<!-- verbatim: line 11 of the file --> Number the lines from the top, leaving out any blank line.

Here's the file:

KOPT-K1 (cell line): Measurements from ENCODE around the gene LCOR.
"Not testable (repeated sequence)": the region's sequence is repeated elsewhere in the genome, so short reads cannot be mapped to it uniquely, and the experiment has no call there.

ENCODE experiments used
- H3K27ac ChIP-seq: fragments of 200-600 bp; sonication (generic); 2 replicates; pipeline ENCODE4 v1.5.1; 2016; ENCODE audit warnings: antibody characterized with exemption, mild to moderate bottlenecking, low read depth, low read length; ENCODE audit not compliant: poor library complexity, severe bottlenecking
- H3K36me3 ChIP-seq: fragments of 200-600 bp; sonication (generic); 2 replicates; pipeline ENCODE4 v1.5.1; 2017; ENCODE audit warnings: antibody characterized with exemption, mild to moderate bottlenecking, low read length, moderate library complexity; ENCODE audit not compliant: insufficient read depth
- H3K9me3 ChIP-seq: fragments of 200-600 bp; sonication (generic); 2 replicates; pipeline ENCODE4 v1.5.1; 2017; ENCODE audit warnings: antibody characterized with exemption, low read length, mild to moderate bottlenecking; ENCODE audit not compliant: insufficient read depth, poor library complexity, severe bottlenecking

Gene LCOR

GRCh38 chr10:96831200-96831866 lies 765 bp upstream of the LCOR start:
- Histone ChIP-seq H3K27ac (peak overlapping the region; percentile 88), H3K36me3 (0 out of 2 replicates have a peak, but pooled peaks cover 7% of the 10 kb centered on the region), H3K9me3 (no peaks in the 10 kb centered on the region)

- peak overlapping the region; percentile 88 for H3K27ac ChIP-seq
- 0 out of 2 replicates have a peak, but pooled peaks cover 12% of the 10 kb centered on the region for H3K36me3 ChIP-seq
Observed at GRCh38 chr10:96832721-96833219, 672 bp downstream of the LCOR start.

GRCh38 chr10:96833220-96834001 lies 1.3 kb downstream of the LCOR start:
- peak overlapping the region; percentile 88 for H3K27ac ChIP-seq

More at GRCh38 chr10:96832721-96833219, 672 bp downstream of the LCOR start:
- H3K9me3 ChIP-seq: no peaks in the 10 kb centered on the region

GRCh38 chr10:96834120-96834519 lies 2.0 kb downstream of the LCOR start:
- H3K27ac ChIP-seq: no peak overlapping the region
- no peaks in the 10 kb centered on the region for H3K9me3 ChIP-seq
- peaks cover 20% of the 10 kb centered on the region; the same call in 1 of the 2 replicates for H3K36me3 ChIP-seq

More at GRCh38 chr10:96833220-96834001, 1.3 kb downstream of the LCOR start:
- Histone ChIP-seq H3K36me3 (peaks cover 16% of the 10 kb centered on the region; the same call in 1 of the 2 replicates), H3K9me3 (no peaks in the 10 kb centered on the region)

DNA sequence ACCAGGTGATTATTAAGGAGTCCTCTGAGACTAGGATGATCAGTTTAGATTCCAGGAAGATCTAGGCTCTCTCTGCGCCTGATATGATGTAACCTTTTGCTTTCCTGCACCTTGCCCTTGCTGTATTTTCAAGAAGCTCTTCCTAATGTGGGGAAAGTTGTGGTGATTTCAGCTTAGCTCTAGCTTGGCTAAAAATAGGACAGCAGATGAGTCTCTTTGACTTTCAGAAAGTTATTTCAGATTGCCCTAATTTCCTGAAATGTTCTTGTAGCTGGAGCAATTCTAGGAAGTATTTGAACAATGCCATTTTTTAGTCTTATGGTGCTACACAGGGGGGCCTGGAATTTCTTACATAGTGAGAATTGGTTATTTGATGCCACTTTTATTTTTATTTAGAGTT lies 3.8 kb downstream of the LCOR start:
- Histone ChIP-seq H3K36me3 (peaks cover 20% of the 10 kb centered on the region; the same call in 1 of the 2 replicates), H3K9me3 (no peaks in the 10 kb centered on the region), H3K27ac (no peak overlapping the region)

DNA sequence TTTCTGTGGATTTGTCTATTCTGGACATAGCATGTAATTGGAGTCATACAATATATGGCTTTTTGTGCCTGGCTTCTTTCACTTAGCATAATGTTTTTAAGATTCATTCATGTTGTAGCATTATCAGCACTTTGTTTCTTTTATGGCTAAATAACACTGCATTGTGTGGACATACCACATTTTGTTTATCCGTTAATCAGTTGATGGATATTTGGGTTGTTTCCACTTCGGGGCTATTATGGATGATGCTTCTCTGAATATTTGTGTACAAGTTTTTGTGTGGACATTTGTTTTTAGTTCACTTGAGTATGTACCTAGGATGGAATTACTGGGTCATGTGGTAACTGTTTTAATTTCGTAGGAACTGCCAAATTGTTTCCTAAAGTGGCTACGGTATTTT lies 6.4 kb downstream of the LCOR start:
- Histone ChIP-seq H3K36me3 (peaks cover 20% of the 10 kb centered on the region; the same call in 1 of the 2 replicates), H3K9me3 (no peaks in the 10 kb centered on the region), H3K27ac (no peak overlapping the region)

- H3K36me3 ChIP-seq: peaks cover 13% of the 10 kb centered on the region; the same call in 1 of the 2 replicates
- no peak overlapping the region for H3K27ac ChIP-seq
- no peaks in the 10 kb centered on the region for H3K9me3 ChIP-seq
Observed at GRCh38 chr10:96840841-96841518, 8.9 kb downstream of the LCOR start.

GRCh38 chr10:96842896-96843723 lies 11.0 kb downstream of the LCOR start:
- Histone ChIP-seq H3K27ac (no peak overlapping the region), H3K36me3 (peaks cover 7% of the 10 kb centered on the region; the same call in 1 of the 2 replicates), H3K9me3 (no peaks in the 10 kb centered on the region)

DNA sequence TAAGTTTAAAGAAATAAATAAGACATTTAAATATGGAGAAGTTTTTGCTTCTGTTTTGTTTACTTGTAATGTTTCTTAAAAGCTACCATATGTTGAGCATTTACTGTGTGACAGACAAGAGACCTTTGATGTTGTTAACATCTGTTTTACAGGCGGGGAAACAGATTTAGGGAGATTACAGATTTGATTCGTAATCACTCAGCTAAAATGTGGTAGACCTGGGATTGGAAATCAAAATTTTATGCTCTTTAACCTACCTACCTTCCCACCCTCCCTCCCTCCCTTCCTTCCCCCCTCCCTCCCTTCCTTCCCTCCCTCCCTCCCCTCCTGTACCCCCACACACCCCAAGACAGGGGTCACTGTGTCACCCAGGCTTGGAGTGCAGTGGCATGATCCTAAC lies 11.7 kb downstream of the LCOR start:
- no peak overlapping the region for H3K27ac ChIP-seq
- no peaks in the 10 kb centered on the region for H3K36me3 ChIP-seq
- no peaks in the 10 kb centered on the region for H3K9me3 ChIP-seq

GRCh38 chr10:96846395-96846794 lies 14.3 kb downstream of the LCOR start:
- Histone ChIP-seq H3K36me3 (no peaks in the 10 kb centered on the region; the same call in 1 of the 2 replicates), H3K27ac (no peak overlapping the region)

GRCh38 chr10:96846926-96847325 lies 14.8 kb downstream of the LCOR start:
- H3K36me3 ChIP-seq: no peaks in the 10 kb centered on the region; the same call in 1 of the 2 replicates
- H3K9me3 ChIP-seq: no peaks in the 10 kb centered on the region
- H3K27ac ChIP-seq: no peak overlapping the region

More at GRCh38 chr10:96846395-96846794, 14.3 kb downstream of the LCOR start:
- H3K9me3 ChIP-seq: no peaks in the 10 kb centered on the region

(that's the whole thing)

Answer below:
- 0 out of 2 replicates have a peak, but pooled peaks cover 12% of the 10 kb centered on the region for H3K36me3 ChIP-seq